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While the arrival of the holidays means twinkling lights will deck houses and you’ll set the table for fabulous dinners, it also signals the season for additional stress. Between stretching paychecks to cover the cost of gifts and finding room in your home for guests, the hustle and bustle can zip the cheer right out of the air. Make the most of this special time of year by managing stress with these following tips:
Unwinding with a massage is an effective path to relaxation, and studies have demonstrated this therapy’s stress-relieving capabilities. A pilot study published in The Australian and New Zealand Journal of Psychiatry assessed the effects of massage on reducing anxiety, aggression and stress on young adults adults in a psychiatric inpatient unit. Researchers combined standard treatment protocols with 20 minutes of daily massage therapy for seven weeks. They found that massage had immediate benefits for relieving anxiety and may be advantageous for de-escalating stress.
When you have a few minutes to spare this holiday season (maybe while the turkey is in the oven or before guests arrive), treat yourself to a shoulder rub with the Moji Curve PRO or the Moji Mini PRO. To experience the extra relief of an ice massage, stick the device in the freezer beforehand.
If you’ve been getting your daily physical activity and eating right all year long, don’t let your routine go to the wayside during the holiday season. Even if you haven’t been as diligent as you should, get started today. Not only will sticking to a healthy regimen stave off stress-causing guilt from indulging in holiday goodies, but exercising reduces anxiety, according to the Anxiety and Depression Association of America.
If you live in an environment where it snows, consider signing up for a gym membership. Not only will you be able to exercise in a temperature-controlled space, but going to the gym also gives you an excuse to escape a hectic household. Additionally, fight the temptation of binge eating pumpkin pie by opting for low-fat and sugar-free desserts this year.
Often, stress results from not having enough time to get everything done. While you can’t stop the clock, you can certainly control the number of items on your to-do list. For some folks, that’s hard to do, especially if you’ve made it a habit to take on extra responsibilities. This holiday season, avoid the overload with a simple two-letter word: no. If you just can’t stand the thought of cooking for 20 family members, suggest an alternative. For example, offer to bake the turkey and have everyone else bring side dishes. On the other hand, you can simply express to your family that you’re too overwhelmed to host the holiday dinner. They should understand and offer their support as need be.
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Is your daily routine negatively impacted by that relentless ache in your lower back? Can you feel it throbbing for attention as you read this? You’re not alone. According to the National Institute of Neurological Disorders and Stroke, around 80% of adults suffer from lower back pain at some point in their life.
Endurance athletes who take part in marathons, triathlons or century bike rides typically have fitness goals of strength and stamina. Your body needs to be strong enough to carry you long distances, and it needs to have the proper training in order to function for extended periods of time.
Before a race it’s crucial to plan a training program to prepare, and most of this will include running or cycling through intervals of faster and slower speeds, up and down hills and longer and shorter distances. It should also include cross training with strength exercises and core workouts such as Pilates for total body training.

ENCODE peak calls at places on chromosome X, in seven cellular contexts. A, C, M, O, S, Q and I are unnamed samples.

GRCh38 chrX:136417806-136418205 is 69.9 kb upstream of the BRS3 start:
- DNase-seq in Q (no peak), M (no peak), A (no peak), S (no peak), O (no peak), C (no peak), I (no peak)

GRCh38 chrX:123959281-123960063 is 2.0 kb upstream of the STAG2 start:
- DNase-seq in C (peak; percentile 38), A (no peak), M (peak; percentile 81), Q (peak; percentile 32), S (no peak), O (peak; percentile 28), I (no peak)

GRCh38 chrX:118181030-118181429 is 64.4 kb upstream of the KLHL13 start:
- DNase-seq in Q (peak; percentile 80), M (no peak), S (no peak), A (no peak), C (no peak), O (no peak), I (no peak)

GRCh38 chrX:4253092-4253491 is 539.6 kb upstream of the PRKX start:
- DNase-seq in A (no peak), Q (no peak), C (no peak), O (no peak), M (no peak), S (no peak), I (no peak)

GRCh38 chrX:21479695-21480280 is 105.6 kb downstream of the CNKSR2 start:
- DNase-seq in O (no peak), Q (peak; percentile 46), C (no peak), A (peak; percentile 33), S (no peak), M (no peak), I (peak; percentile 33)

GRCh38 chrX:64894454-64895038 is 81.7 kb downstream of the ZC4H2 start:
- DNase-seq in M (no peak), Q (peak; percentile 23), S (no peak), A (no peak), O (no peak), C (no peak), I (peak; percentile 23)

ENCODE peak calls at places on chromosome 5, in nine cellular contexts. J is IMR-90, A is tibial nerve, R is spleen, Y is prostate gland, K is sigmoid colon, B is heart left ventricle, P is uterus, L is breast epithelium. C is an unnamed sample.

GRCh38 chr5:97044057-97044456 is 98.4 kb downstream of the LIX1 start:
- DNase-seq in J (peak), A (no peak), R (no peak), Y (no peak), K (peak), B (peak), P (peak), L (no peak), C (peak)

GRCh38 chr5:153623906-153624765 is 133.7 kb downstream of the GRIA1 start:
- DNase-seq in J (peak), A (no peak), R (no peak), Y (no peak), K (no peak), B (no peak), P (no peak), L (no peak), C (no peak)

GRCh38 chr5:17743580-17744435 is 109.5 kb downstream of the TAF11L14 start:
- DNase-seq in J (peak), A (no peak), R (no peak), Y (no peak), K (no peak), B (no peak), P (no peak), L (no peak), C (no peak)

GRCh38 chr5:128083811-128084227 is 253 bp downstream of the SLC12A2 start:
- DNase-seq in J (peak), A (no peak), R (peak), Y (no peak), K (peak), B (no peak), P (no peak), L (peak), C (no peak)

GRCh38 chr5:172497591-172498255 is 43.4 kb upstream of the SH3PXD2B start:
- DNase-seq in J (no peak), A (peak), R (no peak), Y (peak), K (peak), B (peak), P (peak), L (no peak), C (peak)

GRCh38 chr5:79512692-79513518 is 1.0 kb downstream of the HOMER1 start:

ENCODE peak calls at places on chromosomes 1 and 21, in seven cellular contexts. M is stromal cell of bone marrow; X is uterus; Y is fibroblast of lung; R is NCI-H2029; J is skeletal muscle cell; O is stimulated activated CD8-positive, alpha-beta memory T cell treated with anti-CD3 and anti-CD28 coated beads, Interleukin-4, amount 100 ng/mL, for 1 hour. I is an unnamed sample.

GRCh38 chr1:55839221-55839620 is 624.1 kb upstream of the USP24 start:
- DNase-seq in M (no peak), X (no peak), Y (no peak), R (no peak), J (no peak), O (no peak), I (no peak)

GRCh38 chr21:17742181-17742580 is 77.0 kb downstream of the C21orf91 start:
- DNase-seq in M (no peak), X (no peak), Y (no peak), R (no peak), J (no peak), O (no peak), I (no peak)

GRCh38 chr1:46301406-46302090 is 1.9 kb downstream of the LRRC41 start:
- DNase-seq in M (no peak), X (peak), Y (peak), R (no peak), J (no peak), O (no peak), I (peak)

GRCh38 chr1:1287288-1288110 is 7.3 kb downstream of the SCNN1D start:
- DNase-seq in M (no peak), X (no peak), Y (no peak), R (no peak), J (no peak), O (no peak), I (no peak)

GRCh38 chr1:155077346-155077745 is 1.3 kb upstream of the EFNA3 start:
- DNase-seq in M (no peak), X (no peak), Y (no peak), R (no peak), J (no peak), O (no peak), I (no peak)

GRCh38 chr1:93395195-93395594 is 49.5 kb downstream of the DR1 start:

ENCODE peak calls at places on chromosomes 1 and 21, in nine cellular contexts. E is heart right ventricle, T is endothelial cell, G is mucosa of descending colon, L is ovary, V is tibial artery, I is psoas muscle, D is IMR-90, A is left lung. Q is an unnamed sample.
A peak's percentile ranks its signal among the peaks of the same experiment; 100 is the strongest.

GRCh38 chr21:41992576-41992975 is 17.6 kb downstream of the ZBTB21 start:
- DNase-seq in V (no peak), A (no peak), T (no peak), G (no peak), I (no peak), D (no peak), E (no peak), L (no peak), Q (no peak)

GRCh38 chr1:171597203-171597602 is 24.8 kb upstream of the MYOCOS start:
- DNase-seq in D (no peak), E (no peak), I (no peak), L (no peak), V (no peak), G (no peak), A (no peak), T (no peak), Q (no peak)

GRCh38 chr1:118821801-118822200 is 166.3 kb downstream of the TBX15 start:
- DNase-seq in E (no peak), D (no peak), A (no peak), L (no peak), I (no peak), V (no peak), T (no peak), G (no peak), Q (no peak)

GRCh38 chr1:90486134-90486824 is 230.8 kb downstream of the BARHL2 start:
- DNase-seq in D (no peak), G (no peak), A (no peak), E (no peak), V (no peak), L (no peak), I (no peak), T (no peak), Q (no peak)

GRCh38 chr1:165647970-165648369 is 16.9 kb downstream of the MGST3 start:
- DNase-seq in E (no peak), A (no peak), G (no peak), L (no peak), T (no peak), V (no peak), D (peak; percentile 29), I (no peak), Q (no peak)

Another factor that should be included in a pre-race program is athletic recovery and stretching. Whether you’re a new or seasoned endurance athlete, you’ll be putting your body through more intense challenges, which is sure to leave you with sore muscles from time to time, but it can also increase your risk of injury. To prevent getting hurt and having a setback, you need to take the proper precautions, which include stretching and massage.
A century bike ride will take you 100 miles, and it will certainly test your mental and physical prowess. This may seem like a lofty goal, but it’s certainly an achievable one that many endurance cyclists aspire to complete.
Being able to bike 100 miles requires serious commitment, dedication, planning and training. Once you decide to take part in a century ride, you need to starting working at least eight weeks beforehand to prepare your mind and body for the challenge ahead. Your training program should consist of long and short rides as well as intervals of different speeds, resistance levels, terrain and hills. It’s also a good idea to cross training with weight lifting to strengthen your muscles and exercises such as Pilates that provide stretching and improve posture.
Another key component is nutrition. Your body won’t be able to last long if it is not being fueled properly. Even slight dehydration can completely zap your energy levels and cause sore musclesand cramps. If this does happen, giving your muscles a massage can help. Additionally, eating the right amount of carbohydrates and fats is needed to fuel your muscles and provide you with the nutrients to keep you going mile after mile. You’ll certainly want to pack snacks to stop and eat during your ride to replenish fuel sources, curb hunger pangs and boost energy. Remember not to pack any foods that are too heavy or hard to transport. A muffin may sound delicious, but it can be messy to eat. Also, be sure not to try any new foods in case it affects your stomach negatively and you have to stop mid-race.
Here are some tasty, helpful snack options to pack for your century ride: